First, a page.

One of the largest surviving medieval buildings, bigger than any cathedral, is one you don't hear much about: the papal palace at Avignon, now in southern France.
Construction of a palace on the site began in 1252, for a bishop. In 1309, Pope Clement V, alias Raymond Bertrand de Goth, one of my favorite medieval names, fled the chaotic violence that had broken out in Rome after his election and accepted the protection of the King of France at Avignon. (Avignon belonged to the papacy but was within what we would call the French sphere of influence.) Popes had often resided outside of Rome, but Clement moved the whole papal curia to Avignon with him, all 300 secretaries, judges, cardinals, etc.
Clement lived in a monastery and the courtiers made do with the old bishop's quarters until 1334, when newly elected Benedict XII razed the old bishop's palace and began building the new one. The architect was Pierre Poisson of Mirepoix. But the curia was expanding rapidly – it reached 2,000 personnel by the end of the century – and Benedict's huge building was too small by the time it was finished. So other popes immediately began enlarging it, completing what became known as the New Palace (directly above) by 1364.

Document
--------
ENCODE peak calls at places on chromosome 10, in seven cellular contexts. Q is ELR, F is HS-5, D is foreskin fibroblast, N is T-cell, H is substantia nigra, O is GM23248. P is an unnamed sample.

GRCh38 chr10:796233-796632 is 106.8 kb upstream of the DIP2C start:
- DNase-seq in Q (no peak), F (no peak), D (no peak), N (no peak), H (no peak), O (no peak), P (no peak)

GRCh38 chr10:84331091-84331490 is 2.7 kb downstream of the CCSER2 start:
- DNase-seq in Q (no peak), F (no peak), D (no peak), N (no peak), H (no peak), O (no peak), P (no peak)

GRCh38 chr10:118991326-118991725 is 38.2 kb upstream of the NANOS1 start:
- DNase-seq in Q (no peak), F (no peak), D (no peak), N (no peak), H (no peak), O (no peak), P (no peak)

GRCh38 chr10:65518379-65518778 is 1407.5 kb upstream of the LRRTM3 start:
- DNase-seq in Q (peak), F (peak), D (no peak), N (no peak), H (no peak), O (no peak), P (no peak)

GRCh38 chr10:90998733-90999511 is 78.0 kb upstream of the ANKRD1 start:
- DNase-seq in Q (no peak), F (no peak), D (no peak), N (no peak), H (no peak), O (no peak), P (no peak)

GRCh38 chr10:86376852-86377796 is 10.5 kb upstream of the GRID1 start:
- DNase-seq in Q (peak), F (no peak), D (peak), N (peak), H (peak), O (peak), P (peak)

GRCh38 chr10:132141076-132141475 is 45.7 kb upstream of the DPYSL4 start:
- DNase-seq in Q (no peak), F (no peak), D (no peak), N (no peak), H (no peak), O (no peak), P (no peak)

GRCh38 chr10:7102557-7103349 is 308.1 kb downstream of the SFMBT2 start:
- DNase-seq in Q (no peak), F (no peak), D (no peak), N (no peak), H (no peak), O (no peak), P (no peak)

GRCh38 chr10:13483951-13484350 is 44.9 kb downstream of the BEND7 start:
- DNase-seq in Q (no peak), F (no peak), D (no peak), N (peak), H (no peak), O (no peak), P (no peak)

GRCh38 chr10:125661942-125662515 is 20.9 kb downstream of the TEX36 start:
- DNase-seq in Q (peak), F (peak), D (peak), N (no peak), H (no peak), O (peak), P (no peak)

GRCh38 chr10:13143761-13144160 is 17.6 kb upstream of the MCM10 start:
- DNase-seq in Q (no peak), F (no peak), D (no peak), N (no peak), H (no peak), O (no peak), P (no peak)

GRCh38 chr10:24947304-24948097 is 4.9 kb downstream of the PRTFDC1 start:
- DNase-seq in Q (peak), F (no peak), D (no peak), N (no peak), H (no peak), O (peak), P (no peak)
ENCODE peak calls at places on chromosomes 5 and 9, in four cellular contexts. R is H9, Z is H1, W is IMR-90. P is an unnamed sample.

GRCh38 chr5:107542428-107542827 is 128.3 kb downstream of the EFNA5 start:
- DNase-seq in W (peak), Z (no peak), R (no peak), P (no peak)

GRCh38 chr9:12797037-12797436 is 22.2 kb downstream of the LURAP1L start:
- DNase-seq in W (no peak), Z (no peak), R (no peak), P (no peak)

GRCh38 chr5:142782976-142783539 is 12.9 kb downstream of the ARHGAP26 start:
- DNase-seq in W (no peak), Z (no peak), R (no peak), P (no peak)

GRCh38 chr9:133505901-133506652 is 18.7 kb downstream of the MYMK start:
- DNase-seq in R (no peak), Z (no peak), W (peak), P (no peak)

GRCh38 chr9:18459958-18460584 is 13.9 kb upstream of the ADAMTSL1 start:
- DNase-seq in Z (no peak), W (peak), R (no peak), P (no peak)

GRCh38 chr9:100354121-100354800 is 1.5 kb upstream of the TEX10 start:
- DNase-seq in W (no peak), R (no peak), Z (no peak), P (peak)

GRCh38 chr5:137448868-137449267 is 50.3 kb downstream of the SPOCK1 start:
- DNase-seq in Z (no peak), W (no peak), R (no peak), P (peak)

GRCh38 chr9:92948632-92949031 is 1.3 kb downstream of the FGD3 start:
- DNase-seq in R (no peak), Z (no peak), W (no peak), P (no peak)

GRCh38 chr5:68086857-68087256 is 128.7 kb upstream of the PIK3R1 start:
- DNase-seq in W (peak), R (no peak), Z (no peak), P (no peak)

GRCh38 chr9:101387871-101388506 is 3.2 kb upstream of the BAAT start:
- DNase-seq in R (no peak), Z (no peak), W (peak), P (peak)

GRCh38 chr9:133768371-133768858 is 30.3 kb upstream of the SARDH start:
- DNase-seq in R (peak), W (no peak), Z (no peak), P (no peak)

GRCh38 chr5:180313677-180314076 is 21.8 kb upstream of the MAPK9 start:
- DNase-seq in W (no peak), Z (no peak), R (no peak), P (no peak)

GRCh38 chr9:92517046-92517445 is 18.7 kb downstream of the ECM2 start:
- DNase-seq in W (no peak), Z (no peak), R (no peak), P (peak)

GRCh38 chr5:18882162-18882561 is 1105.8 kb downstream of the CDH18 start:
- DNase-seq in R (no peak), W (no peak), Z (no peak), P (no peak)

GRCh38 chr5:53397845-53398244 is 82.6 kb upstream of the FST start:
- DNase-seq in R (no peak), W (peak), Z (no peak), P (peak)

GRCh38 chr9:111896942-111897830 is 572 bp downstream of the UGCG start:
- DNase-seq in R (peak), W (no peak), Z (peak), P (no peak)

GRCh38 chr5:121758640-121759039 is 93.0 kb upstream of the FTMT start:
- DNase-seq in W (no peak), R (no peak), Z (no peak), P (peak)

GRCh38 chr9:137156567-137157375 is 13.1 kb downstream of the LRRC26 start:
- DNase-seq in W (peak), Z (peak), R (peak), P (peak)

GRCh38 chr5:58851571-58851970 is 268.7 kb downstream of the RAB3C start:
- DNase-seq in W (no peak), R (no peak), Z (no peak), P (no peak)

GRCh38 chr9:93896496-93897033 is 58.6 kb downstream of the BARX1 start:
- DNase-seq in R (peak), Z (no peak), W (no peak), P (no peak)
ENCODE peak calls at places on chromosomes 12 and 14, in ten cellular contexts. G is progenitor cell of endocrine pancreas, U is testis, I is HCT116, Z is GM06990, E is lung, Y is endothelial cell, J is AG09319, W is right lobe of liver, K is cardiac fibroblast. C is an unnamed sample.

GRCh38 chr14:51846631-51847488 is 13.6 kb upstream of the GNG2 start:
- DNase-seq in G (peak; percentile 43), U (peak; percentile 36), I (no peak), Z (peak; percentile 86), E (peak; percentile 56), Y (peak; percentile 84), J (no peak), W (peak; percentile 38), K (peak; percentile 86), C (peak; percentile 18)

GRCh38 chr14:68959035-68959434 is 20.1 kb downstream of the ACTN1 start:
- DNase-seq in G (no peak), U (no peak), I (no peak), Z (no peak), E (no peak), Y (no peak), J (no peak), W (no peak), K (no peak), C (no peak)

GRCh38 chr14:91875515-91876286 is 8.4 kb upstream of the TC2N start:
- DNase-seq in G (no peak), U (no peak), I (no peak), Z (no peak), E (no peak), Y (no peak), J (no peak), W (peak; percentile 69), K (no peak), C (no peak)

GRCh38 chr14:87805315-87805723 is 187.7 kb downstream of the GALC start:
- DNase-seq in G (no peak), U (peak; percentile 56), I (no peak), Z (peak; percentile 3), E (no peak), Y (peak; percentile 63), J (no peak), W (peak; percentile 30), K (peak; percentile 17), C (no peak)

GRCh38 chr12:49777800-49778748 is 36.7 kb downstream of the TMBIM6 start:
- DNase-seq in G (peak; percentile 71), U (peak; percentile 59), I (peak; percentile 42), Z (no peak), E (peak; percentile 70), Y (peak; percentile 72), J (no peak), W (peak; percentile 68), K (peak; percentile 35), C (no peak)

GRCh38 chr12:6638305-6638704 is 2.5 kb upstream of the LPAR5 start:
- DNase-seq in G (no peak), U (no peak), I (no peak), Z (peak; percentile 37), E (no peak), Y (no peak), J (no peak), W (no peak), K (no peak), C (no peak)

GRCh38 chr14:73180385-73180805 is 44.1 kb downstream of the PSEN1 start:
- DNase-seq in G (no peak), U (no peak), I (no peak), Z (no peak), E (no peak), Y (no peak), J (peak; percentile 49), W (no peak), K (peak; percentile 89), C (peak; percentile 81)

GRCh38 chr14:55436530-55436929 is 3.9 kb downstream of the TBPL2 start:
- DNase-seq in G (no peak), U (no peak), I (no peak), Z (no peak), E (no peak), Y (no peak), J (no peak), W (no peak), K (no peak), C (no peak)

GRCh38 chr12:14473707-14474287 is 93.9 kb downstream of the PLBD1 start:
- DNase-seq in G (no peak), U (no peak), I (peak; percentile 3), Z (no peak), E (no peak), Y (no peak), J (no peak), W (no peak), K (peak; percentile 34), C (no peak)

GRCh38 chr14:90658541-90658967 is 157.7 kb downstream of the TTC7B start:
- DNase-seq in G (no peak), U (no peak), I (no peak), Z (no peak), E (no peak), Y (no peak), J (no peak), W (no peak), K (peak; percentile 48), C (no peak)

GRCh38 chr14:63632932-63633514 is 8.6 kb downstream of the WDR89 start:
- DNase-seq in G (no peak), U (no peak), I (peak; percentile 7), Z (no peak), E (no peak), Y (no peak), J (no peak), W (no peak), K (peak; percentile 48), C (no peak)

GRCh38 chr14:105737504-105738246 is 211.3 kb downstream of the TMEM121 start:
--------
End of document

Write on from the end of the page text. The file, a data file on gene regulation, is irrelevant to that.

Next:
The completed palace measured 11,000 square meters, or about 3 acres. Above is the main courtyard, known as the Cour d'honneur. Imagine it full of elegantly dressed churchmen, walking about in small groups, muttering conspiratorally to their companions as they nod politely to others, trying to extract messages from who was nodding how deeply to whom.
Drawing of late medieval Avignon by Etienne Matellange, variously dated by sketchy internet sources to the 1400s or 1500s.
View from the river below. Wikipedia describes this location as the "impregnable rock of Doms", but consider what Alexander the Great or Julius Caesar would have made of the statement that this or any fortress was "impregnable" and then resolve never to use that locution again.
In 1377 the pope moved back to Rome, but he died and dueling conclaves elected two popes to replace him, one holding court at Rome and one at Avignon; we call this the Great Schism, although it wasn't particularly great. (Compare, say, the split between Catholic and Eastern Orthodox, 970 years old and counting.) Until 1417 there were two popes, or even three, but they finally sorted it out and when there was one pope again he lived at Rome. The Avignon palace was mostly abandoned.
Which explains why it is such a great remnant of the middle ages; nobody who used it after 1417 had the money to do anything to the building but let it molder. It was completely stripped of furniture, of course, but the building remains, with its tile floors
and frescoes on the walls and ceilings; these are the building's treasures today.
The south of France remains high on my list of places to visit, so perhaps I will even see this one day.